And Justice For All (Part 1) 

Posted by Worldview Warriors On Saturday, February 6, 2016 0 comments

by Nathan Buck

When I was the coordinator/trainer for a ministry to victims of crime, I learned a lot about the nature of forgiveness and justice. One of the hardest lessons to experience, and to help others grasp, was that neither can be had on our own terms. It is not in our power to “balance the scales” so to speak. We cannot make a criminal apologize, and we cannot accomplish justice for ourselves. Our hurt, loss, and pride can quickly shift any desire for justice toward revenge or vengeance. And our own hurt makes us blind to our injustice toward others.

What we can do is choose to forgive, in order to free ourselves from the poison of revenge. We can also trust the courts (and ultimately God) to bring about justice. Once we become the judge and jury, we cross the line - making ourselves “god.” But we lack the power and perspective to do true justice.

Read Habakkuk 2:2-8. If you haven’t read the previous weeks’ blog posts (here and here), please take time to do so. This week we see God’s answer to Habakkuk’s second lament. It is a declaration of God’s judgement on the Chaldeans/Babylonians, and yet at the same time it explains why God allowed them to ravage Israel.

God heard and agreed with Habakkuk’s first complaint about injustice. Although the Chaldeans were a vicious people, God could not overlook the injustice among His own people. Justice involves right living, proper consequence or correction, and equitable treatment in ALL societies, not just for the “bad guys.” How could God judge them, and not judge Israel for their injustice as well?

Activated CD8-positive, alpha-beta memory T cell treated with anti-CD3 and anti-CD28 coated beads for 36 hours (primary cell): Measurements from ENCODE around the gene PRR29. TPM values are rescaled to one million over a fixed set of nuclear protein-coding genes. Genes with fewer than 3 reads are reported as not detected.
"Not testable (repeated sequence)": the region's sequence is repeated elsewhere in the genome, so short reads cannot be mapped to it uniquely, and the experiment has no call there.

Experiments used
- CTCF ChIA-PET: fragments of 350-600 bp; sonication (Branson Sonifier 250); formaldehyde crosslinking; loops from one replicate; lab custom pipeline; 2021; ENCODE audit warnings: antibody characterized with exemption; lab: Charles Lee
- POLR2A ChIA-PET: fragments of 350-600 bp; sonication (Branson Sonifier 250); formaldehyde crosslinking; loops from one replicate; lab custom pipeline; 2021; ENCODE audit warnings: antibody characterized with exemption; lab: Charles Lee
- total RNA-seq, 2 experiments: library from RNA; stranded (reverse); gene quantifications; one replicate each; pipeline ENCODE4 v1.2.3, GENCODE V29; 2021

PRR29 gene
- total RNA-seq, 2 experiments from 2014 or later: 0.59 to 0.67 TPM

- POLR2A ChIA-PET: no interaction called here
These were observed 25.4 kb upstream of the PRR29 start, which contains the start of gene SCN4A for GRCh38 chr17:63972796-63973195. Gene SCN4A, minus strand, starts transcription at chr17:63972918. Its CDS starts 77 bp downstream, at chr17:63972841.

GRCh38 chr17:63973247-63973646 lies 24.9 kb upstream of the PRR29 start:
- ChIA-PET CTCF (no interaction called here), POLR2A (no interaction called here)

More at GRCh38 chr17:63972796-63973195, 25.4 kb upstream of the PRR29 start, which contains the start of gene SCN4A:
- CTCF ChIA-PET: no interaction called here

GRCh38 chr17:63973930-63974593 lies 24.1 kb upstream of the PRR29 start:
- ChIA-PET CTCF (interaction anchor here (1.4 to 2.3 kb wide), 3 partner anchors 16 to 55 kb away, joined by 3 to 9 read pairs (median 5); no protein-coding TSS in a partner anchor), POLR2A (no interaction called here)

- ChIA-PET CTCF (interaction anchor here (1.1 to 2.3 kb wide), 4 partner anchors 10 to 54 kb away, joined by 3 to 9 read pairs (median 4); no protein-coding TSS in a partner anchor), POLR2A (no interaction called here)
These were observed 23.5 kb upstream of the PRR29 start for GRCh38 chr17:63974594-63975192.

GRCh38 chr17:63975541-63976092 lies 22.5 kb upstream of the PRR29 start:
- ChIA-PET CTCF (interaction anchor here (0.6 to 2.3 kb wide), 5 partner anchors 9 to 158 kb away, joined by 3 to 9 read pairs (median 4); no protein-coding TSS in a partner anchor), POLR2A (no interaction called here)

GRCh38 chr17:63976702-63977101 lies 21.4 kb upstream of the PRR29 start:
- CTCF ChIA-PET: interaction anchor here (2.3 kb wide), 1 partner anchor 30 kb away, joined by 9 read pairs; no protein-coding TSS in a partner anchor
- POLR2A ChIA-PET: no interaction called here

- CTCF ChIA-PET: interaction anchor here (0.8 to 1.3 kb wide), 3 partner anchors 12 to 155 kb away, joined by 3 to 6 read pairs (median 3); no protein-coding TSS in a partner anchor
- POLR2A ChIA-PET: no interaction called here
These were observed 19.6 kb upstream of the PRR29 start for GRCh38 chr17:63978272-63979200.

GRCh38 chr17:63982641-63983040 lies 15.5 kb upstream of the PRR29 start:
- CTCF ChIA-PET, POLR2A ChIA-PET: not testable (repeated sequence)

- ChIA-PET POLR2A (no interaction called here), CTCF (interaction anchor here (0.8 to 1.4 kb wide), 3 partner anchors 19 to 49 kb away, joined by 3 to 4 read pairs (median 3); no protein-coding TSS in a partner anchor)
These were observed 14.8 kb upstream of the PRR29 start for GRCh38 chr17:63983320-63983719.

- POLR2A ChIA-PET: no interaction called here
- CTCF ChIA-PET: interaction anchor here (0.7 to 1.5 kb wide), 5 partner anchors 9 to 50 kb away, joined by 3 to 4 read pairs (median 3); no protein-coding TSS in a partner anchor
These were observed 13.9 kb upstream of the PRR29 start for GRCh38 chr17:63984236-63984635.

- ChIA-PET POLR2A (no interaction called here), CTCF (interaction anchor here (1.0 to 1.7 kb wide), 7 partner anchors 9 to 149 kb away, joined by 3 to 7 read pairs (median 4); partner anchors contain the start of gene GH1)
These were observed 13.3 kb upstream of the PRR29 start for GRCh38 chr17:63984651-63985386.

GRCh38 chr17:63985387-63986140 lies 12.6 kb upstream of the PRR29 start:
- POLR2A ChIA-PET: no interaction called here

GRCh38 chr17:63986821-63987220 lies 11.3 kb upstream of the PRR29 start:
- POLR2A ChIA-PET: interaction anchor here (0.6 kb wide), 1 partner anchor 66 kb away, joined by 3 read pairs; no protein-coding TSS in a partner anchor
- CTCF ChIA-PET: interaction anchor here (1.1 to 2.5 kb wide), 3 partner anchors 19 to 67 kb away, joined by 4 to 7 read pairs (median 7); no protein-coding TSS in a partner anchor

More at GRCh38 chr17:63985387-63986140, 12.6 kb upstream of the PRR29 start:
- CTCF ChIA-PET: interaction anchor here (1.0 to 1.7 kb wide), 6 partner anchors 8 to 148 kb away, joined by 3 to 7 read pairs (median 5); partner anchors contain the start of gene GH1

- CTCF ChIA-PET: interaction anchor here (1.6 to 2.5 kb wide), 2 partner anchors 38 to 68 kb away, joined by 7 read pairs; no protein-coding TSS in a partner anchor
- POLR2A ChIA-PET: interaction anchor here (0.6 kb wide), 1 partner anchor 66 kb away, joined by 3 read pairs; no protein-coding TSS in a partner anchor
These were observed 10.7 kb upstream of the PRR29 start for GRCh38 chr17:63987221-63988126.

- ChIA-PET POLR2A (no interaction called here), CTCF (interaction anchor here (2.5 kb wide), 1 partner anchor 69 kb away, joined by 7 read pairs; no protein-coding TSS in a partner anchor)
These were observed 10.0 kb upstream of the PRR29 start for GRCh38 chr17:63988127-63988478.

In God’s second reply to Habakkuk, he explains the judgement on the Chaldeans, in a way that Israel is to write down, remember, and take caution. God shows Habakkuk that everything the Chaldeans have done is about to be done back to them. The evil they lived is about to be their own undoing, possibly at the hands of those they have attacked and oppressed.

It’s almost as if God is a parent of a troubled teen and was taking Habakkuk (and Israel) to a prison to spend the night and see how brutal life would be if they continued down the path of rebellion. And yet, at the same time, showing Habakkuk that asking for justice and wrath may not be what he really wants or needs. If God were to bring justice, it could equally mean their destruction.

We’ll look next week at the “woes” God is going to speak, and why it is important to listen to them and correct ourselves. For now, I ask you to consider this: Everywhere you feel like the world is out of control, or someone needs to be held accountable for their wrongdoing, do you see that demanding justice actually invites judgement on yourself? Are you ready to face God’s judgement for where you have done wrong?

Does this mean we are soft on sin, or ignore injustice? Certainly not! In fact, just the opposite should be true. Our knowledge of our own failings should drive us deeper into our relationship with God, for His mercy and healing and correction. Our awareness of our own injustice should deepen our desire to seek mercy and transformation in Christ for those who are currently serving their own desires - or Satan’s desires.

As I recently reminded someone who commented on my blog post, followers of Christ are not to be seeking balance with evil, or to level the scales of justice, or some tolerable level of more evil than good in the world. We are to OVERCOME evil with good.

If you want to seek justice, seek it by having the love and grace of God and bringing down every stronghold of evil. How are you doing that in your family? Your neighborhood?

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